Tiny amount of thimerosal in vac­cine is not a cause for worry

The Daily Courier - - LIFE ARTS - KEITH ROACH

DEAR DR. ROACH: My friend re­fuses to get a flu shot be­cause he says it has mer­cury in it, which builds up in the body. Is this true?

AN­SWER: Some flu vac­cines do con­tain a preser­va­tive, when they come in a mul­ti­dose vial. This is to pre­vent con­tam­i­na­tion of the vac­cine, some­thing that can lead to se­ri­ous in­fec­tion. The preser­va­tive, thimerosal, has a small amount of ethyl mer­cury, which the body is, in fact, able to get rid of and which does not build up in the body the way methyl mer­cury can (that’s the kind that is con­sumed in some fish, such as tuna). Nei­ther of th­ese is el­e­men­tal mer­cury (the kind in a ther­mome­ter), which can be dan­ger­ous when its fumes are in­haled.

The chem­istry is im­por­tant to un­der­stand. For ex­am­ple, cobalt metal can cause nerve and heart dam­age, but cyanocobal­amin is an es­sen­tial cobalt-con­tain­ing vi­ta­min, com­monly known as B-12.

There is no rea­son to be con­cerned about the tiny dose of thimerosal in a vac­cine, but peo­ple can get a thimerosal-free sin­gle-dose vac­cine as a pre­filled sy­ringe or vial.

DEAR DR. ROACH: Can you give any rea­son why a pe­nis wouldn’t grow or form like it is sup­posed to? My pe­nis is un­der­size. It is not reg­u­lar size for a man. I’d just like to know what could cause this.

AN­SWER: I hear this ques­tion fre­quently, and most of the time when I per­form an exam, the pe­nis size is in the nor­mal range (I ex­am­ine a lot of men, and have a bet­ter ap­pre­ci­a­tion of nor­mal vari­a­tion than most). How­ever, there are med­i­cal con­di­tions that can cause male sex­ual or­gans not to de­velop prop­erly. The most im­por­tant is fail­ure of male hor­mones to work at the time of pu­berty, so in that case, many male char­ac­ter­is­tics are de­creased or ab­sent, in­clud­ing fa­cial and body hair and deep voice. Both the pe­nis and testes will be small. How­ever, it is very unusual for this to go un­rec­og­nized and un­treated into adult­hood.

Many men are em­bar­rassed to ask about this, but please do see your med­i­cal provider and get an exam. Let me just add that you should ig­nore advertising about pe­nile en­large­ment, as there are no treat­ments I know of that are both safe and ef­fec­tive.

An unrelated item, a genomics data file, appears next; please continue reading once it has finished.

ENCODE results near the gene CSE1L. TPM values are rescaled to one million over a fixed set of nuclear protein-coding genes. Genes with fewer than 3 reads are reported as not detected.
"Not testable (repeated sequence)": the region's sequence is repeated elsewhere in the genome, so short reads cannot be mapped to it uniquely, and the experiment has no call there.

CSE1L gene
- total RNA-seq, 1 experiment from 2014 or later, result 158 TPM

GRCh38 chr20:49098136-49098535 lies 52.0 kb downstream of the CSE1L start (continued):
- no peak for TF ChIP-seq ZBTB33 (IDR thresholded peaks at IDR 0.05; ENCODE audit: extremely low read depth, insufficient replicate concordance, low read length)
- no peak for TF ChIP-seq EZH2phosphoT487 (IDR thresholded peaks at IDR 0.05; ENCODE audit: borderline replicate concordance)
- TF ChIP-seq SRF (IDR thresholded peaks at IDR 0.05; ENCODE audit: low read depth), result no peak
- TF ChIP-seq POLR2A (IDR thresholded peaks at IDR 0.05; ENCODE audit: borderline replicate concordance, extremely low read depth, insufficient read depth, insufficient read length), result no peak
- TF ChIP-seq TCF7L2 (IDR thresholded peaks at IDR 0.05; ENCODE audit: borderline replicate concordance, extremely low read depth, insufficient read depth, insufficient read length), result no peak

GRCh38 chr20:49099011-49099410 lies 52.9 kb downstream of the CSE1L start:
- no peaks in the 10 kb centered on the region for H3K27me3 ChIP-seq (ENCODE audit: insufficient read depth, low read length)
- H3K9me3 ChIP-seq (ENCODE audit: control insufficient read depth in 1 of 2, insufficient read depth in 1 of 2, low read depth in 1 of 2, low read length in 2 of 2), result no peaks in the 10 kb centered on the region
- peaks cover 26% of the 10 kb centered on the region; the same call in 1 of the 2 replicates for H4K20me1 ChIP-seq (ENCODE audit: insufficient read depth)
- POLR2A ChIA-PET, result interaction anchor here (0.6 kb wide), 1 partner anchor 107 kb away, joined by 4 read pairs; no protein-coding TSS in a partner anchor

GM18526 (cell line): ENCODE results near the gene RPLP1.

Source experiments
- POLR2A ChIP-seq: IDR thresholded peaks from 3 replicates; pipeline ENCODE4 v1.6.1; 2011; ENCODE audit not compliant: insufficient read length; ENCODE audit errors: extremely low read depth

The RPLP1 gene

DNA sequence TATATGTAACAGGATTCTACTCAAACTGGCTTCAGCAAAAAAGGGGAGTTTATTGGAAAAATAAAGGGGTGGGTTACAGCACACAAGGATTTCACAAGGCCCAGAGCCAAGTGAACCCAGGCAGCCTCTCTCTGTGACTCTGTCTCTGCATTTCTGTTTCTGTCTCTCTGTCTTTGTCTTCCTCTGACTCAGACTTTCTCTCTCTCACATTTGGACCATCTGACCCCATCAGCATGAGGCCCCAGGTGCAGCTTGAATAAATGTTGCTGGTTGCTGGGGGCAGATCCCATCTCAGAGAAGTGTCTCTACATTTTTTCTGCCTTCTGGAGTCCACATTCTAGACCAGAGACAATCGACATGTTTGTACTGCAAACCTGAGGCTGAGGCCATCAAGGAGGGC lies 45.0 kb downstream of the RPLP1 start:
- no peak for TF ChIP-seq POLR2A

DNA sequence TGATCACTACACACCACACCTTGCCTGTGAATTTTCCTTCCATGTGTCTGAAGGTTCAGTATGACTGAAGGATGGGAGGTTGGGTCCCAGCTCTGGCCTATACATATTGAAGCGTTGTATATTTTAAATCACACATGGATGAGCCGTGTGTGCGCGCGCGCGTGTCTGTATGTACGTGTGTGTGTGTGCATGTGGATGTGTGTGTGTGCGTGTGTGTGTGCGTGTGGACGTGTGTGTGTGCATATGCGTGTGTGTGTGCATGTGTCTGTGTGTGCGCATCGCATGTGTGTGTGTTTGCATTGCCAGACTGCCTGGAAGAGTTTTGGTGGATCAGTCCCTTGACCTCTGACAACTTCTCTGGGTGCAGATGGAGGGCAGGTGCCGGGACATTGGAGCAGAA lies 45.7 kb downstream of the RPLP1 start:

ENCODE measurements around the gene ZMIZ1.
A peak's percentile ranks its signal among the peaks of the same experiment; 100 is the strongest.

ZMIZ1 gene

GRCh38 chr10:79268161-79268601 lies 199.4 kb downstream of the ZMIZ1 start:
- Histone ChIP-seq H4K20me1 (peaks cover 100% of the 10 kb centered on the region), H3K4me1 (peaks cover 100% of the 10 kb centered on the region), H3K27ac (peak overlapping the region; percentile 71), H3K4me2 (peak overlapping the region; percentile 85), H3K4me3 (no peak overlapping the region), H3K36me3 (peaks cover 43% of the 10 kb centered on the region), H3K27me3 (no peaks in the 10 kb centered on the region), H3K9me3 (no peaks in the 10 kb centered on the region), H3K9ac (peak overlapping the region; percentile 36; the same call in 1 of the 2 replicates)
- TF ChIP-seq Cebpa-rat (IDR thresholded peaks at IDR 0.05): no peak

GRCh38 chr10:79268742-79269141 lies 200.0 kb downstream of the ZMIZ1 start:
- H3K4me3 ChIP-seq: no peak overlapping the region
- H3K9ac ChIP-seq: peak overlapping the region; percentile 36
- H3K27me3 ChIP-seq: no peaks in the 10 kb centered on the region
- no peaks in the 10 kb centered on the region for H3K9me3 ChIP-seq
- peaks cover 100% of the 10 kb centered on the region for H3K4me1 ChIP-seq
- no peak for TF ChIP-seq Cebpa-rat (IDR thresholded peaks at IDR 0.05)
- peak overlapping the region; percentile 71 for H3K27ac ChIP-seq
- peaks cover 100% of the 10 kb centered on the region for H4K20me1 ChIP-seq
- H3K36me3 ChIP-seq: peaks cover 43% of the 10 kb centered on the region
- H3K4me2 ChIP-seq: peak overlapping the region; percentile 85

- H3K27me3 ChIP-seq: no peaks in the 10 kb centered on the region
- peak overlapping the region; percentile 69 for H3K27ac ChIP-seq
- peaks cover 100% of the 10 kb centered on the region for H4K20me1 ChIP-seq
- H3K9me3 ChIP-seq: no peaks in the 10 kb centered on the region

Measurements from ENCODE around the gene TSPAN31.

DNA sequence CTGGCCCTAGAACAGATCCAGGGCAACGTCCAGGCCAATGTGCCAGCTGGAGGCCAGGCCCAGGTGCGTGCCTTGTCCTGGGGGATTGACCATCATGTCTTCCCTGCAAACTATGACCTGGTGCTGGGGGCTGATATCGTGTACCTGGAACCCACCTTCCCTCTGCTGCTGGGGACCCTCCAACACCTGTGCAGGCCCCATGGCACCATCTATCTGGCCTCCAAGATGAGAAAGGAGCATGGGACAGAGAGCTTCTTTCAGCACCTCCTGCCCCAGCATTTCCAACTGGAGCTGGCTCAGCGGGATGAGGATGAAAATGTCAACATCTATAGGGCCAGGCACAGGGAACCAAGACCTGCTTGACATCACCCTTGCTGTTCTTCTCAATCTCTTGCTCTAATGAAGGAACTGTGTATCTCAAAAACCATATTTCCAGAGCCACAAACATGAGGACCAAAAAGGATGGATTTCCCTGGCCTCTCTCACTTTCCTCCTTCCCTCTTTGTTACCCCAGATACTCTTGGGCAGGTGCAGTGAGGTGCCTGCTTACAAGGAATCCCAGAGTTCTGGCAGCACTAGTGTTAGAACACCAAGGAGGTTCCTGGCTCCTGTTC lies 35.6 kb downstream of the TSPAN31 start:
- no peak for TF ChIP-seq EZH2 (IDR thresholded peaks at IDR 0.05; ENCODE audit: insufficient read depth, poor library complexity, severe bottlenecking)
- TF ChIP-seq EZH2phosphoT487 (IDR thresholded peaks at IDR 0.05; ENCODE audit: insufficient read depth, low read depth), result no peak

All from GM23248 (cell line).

DEAR DR. ROACH: I am 60 years old, and for years have had trou­ble with a Bartholin cyst on one side. It is sore in that gland again, af­ter tak­ing turmeric for two months. It would bother me when­ever I took hor­mone re­place­ment a few years ago. Is it nor­mal to still have trou­ble at this age? It doesn’t get big any­more, just sore some­times.

AN­SWER: The Bartholin glands are small struc­tures lo­cated in a woman’s vulva. They se­crete fluid that acts as a lu­bri­cant dur­ing sex­ual ac­tiv­ity. The most com­mon prob­lems with Bartholin glands are cysts and ab­scesses. If th­ese are symp­to­matic, they usu­ally are treated with drainage, per­formed by a woman’s health spe­cial­ist, usu­ally in the of­fice.

Bartholin glands nor­mally get smaller af­ter menopause. I could not find any re­ports of, nor any rea­son why, turmeric might make a Bartholin cyst ab­scess more likely (turmeric can act as an anti-in­flam­ma­tory, and ap­pears to have some anti-es­tro­gen ac­tiv­ity, so I wouldn’t ex­pect it to cause prob­lems). The one con­cern I have is that although can­cer of the Bartholin gland is very rare (0.001 per­cent of can­cers in women), it can hap­pen. I would sug­gest that you get an eval­u­a­tion.

Read­ers may email ques­tions to ToYourGoodHealth@med.cor­nell.edu.

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